Monday, 29 October 2018

Victorian blogging - writing wrongs

Conway Hall Ethical Society presents:

Victorian Blogging – Writing Wrongs

Wednesday 31st October @ 7:00 pm - Wednesday 5th December
A series of Wednesday evening talks commencing 31 October and running until 5 December.
These talks are free. Please register for talks by clicking on the links below. 
Speakers: Prof. Joad Raymond, Dr Joseph Kelly, Dr Gregory Claeys, Prof. David Nash, Deborah Lavin & Viv Regan
Presented by Conway Hall Ethical Society and curated by Deborah Lavin.
This series of talks is part of the Heritage Lottery-funded project Victorian Blogging that will see our collection of over 1,300 nineteenth-century pamphlets digitised and made freely available online.
Forgotten at the back of dusty desk drawers, foxed in crumbling box-files on library shelves, these pamphlets disguise themselves as insubstantial ephemera of little consequence, but their flimsy pages and the words they contain have proved to be quite the opposite — the catalyst igniting revolutions, overthrowing governments, and altering the course of history. These talks reflect some of the myriad issues covered in our pamphlet collection including women’s rights, slavery, socialism, blasphemy laws and the parallels between these Victorian pamphleteers and contemporary bloggers.
Wednesdays, 31 October–5 December 2018, 19:00–20:30
31 October | Brockway Room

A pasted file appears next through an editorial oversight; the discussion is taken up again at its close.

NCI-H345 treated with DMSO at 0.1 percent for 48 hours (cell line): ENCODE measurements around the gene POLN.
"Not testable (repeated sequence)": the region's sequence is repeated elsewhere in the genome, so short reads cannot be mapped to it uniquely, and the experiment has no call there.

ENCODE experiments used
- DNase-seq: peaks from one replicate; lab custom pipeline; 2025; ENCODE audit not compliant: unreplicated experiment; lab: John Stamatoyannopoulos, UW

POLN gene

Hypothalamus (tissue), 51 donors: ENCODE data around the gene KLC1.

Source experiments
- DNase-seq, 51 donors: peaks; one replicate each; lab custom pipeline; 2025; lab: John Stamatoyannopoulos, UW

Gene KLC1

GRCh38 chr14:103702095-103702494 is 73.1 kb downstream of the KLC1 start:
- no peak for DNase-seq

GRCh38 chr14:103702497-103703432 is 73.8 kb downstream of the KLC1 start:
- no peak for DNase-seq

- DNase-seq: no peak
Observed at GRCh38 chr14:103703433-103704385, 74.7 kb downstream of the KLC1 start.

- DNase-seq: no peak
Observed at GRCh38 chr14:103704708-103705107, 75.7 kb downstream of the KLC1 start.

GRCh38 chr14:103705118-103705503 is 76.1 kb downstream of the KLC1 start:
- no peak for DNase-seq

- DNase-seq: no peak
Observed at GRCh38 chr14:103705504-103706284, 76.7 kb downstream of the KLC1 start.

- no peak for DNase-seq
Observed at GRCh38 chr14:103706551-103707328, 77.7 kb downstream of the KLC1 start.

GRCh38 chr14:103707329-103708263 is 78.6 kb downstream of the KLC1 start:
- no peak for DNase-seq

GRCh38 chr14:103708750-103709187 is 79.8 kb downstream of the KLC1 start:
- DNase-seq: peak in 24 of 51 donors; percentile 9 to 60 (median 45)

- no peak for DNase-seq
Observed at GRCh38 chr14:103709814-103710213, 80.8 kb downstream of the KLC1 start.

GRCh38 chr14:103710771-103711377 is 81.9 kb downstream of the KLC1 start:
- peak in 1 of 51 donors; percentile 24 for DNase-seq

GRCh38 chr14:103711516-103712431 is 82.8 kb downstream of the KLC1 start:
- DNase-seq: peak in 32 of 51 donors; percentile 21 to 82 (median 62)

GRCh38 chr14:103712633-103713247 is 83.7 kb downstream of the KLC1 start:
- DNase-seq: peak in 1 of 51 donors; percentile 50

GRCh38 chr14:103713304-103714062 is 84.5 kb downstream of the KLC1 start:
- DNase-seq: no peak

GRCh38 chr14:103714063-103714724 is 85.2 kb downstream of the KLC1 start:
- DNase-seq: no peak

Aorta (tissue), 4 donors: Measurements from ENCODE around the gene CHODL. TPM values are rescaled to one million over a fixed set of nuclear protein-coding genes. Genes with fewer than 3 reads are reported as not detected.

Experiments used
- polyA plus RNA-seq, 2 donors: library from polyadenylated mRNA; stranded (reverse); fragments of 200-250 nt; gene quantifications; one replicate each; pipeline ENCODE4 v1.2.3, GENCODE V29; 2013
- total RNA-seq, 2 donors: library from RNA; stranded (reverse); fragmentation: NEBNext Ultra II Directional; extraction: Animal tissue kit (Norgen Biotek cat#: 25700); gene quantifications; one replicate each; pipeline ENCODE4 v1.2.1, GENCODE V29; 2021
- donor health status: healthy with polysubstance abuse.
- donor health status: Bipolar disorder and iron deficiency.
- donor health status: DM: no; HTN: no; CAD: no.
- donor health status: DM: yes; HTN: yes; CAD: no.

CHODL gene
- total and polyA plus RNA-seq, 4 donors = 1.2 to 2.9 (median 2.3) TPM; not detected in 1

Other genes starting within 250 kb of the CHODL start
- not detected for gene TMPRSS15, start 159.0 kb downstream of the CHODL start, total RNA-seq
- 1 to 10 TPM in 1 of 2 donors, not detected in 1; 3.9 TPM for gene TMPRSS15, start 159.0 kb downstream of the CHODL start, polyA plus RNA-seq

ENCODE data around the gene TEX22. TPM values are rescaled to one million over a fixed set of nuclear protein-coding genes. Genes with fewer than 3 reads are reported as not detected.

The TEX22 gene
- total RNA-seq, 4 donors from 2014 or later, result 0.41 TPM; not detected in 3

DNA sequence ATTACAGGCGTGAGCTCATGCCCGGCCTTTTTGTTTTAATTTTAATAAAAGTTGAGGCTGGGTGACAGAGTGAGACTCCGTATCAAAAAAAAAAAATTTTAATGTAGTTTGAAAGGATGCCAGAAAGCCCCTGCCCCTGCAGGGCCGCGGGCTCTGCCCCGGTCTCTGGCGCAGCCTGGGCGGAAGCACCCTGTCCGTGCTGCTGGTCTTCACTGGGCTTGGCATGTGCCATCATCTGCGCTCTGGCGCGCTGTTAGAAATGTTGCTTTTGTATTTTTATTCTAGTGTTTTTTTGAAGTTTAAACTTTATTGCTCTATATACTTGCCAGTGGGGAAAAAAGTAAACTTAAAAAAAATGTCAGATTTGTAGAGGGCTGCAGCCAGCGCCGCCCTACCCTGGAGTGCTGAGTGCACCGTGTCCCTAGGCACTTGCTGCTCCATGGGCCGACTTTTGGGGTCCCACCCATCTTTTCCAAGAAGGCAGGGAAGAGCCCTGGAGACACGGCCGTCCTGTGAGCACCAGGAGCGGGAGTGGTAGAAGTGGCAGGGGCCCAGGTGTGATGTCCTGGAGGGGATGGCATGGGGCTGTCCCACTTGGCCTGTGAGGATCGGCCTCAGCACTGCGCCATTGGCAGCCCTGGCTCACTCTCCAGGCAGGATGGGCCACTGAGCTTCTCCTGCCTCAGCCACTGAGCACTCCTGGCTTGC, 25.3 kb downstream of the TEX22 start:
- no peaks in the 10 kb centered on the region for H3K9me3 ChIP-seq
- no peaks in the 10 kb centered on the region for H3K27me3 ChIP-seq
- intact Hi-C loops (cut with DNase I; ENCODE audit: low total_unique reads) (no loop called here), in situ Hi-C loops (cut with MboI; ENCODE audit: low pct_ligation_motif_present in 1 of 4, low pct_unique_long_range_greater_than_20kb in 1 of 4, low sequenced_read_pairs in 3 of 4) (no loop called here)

Prof. Joad Raymond charts the rise of the pamphlet as a method to communicate alternative political ideas and challenge power in early modern Britain.
7 November | Brockway Room
Dr Joseph Kelly examines the problems faced by the slavery abolition movement in Britain after the 1830s in their efforts to eliminate slavery from the face of the earth.
14 November | Library* 
Dr Gregory Claeys considers whether, despite Marxism’s well-known rejection of earlier utopian socialism, Karl Marx might be termed a utopian thinker, and how some of his ideas were adapted but also built upon by the English socialist William Morris.
21 November | Brockway Room
Prof. David Nash traces the long battle to abolish the Blasphemy Laws in England, from the seventeenth century to their abolition in 2008 and how the concept of blasphemy affects us all today.
28 November | Library*
Deborah Lavin reveals how whilst opposition to contraception may have been blinkered and bigoted, it was also often liberal, radical, socialist and feminist.
5 December | Brockway Room
Viv Regan of Spiked will explore the threats to open debate and blogging online and discuss what has happened to the lost promise of internet freedom.
Deborah Lavin is an independent historian particularly interested in the conflicts between radicals and socialists in the nineteeth century. At Conway Hall, she has given various talks, mostly on issues connected to Charles Bradlaugh, Annie Besant and Karl Marx; she has also curated several talks series, most recently The British Business of Slavery and Stop the First World War.

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